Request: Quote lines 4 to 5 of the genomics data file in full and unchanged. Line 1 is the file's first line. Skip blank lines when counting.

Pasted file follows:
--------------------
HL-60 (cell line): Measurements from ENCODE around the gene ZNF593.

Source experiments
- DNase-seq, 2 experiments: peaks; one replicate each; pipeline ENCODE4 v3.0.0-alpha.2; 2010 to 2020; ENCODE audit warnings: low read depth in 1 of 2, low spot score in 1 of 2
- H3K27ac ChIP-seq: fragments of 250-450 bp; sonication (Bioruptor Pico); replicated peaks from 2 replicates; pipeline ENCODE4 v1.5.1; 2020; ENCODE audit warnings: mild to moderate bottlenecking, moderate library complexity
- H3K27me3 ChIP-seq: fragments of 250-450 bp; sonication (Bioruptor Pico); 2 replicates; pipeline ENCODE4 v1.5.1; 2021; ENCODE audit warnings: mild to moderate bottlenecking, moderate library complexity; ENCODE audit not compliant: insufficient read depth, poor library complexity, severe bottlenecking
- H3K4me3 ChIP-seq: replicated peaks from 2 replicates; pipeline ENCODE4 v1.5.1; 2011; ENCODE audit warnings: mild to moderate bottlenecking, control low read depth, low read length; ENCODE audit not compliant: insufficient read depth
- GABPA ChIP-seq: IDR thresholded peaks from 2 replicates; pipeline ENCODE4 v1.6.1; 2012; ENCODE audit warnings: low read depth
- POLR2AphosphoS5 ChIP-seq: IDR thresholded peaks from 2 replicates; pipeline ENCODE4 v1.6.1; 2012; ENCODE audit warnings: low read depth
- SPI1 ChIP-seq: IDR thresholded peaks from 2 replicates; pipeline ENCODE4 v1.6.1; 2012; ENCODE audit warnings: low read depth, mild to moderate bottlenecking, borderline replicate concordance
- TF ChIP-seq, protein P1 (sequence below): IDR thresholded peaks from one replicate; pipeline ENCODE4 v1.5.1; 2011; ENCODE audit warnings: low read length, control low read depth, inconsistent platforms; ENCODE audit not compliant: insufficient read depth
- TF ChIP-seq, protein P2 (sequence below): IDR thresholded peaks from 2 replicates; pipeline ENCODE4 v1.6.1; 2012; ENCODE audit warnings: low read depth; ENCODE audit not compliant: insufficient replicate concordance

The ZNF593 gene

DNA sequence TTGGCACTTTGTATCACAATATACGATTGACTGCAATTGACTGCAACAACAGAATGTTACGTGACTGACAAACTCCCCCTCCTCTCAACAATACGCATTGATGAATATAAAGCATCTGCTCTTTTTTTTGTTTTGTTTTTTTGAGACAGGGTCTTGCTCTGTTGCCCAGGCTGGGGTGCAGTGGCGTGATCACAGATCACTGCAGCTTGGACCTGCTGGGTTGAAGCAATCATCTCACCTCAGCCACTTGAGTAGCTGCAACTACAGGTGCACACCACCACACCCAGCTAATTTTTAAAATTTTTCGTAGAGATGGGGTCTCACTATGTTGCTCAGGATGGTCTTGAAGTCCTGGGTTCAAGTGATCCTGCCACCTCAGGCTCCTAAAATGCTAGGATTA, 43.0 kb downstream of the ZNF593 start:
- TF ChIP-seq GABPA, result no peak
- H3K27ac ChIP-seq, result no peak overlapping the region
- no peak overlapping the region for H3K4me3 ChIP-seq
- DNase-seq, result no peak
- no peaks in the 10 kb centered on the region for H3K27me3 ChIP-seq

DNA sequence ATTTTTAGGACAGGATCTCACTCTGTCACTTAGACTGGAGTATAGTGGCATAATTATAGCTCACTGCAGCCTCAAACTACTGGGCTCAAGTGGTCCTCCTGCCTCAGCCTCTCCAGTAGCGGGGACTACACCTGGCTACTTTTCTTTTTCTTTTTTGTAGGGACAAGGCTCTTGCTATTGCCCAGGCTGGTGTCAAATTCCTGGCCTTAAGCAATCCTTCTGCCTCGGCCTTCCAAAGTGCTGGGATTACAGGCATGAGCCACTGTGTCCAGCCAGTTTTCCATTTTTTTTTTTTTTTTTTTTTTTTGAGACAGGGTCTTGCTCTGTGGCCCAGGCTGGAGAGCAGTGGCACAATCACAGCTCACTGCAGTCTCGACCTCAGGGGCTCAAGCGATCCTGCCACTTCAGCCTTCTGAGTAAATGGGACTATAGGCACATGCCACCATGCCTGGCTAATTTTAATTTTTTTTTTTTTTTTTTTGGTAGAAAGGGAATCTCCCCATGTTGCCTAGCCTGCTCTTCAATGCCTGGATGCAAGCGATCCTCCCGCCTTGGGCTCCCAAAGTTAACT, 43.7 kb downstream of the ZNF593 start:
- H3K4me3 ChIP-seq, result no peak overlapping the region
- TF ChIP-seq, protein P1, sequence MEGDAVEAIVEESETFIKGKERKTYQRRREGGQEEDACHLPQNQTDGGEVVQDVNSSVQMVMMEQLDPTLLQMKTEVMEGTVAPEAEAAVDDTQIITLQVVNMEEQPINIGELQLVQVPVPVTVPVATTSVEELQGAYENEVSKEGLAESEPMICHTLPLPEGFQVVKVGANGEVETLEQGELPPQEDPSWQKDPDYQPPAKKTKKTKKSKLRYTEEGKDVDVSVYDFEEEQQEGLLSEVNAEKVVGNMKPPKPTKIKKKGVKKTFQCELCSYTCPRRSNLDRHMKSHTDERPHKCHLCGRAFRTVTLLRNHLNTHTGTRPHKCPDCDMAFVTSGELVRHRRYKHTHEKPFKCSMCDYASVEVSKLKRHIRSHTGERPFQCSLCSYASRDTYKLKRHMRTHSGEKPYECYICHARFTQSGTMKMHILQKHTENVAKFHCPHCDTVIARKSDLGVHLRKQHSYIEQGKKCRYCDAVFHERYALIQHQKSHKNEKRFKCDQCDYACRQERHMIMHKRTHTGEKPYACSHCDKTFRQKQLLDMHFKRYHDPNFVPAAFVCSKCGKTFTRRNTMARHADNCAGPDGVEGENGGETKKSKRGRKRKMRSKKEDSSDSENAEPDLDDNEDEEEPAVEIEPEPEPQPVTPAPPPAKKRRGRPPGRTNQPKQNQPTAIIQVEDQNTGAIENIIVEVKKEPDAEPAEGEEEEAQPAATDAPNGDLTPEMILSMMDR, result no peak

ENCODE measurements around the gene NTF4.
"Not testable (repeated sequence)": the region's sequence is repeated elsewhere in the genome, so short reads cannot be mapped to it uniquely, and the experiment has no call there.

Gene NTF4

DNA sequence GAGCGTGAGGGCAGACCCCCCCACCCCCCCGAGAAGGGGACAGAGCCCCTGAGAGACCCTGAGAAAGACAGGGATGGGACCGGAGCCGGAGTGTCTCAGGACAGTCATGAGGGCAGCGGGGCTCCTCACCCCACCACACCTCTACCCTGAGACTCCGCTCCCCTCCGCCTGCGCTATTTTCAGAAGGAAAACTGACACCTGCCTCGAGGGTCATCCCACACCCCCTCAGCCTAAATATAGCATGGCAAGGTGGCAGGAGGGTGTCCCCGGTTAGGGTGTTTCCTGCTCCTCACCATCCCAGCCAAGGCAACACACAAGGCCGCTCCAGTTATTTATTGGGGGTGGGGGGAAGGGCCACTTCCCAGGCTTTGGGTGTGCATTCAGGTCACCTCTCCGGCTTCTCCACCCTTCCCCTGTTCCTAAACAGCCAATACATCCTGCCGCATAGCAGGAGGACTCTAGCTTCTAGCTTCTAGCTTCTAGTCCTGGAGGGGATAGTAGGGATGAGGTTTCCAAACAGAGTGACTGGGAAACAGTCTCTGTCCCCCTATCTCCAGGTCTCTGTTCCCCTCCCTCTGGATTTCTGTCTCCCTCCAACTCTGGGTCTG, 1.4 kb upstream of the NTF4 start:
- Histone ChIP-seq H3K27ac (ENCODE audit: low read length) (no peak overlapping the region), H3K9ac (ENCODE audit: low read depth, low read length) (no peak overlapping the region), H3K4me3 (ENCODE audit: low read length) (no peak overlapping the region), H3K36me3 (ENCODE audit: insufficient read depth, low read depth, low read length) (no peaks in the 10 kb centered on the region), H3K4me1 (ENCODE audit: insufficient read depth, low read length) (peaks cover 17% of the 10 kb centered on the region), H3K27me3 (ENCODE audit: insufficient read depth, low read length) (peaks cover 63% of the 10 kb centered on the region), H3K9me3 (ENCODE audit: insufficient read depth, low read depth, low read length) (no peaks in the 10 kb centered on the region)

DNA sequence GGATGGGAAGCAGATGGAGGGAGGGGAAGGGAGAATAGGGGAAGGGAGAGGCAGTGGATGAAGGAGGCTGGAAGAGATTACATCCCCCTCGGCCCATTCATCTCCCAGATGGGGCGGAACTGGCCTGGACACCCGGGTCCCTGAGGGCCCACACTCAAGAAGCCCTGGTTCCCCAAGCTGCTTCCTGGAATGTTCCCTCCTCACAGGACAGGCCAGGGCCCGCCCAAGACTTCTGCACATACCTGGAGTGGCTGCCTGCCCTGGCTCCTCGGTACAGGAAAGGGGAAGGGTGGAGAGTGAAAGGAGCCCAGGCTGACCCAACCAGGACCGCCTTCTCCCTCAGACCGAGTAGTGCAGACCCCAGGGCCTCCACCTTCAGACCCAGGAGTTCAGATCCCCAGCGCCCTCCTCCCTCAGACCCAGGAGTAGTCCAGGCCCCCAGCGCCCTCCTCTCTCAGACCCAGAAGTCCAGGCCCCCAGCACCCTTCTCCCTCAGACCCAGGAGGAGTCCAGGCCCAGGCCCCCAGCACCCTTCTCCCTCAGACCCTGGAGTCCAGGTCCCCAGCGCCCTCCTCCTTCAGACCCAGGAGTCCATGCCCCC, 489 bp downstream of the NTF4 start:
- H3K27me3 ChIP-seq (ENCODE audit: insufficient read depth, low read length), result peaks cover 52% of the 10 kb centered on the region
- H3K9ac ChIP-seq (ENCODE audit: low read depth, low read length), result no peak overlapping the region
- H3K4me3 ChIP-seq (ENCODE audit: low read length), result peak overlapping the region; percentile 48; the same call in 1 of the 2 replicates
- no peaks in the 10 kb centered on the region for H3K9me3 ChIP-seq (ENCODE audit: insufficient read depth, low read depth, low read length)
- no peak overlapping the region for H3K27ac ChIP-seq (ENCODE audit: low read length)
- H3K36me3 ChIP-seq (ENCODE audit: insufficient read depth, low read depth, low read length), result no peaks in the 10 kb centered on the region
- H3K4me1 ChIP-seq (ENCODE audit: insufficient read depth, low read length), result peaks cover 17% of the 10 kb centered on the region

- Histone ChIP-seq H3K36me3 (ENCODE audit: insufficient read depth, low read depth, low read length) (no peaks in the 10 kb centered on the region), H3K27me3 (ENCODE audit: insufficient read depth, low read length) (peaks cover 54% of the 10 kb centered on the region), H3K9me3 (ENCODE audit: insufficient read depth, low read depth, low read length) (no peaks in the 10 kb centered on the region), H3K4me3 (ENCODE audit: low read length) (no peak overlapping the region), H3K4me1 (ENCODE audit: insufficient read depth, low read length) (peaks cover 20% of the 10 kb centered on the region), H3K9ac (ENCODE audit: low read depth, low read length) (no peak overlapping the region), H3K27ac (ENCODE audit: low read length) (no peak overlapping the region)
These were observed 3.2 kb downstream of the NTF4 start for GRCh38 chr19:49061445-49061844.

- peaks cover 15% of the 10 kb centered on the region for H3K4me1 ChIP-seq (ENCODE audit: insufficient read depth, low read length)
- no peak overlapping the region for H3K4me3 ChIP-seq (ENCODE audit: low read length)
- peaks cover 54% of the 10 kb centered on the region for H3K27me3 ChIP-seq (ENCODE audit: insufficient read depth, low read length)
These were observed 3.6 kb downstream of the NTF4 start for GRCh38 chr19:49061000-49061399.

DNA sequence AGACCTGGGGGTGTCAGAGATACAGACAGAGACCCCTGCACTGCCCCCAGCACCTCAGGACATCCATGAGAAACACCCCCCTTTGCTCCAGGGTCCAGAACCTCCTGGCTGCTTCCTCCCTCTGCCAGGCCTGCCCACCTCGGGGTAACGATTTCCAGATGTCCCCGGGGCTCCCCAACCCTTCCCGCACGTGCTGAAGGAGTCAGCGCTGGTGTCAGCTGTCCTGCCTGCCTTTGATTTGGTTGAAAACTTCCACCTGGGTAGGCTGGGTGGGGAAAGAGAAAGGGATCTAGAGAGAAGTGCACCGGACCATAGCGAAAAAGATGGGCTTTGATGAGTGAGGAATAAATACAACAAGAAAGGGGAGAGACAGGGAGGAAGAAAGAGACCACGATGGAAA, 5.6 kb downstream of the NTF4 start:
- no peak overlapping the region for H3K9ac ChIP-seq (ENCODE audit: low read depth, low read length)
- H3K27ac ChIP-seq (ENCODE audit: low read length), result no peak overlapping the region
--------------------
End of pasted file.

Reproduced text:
- H3K27ac ChIP-seq: fragments of 250-450 bp; sonication (Bioruptor Pico); replicated peaks from 2 replicates; pipeline ENCODE4 v1.5.1; 2020; ENCODE audit warnings: mild to moderate bottlenecking, moderate library complexity
- H3K27me3 ChIP-seq: fragments of 250-450 bp; sonication (Bioruptor Pico); 2 replicates; pipeline ENCODE4 v1.5.1; 2021; ENCODE audit warnings: mild to moderate bottlenecking, moderate library complexity; ENCODE audit not compliant: insufficient read depth, poor library complexity, severe bottlenecking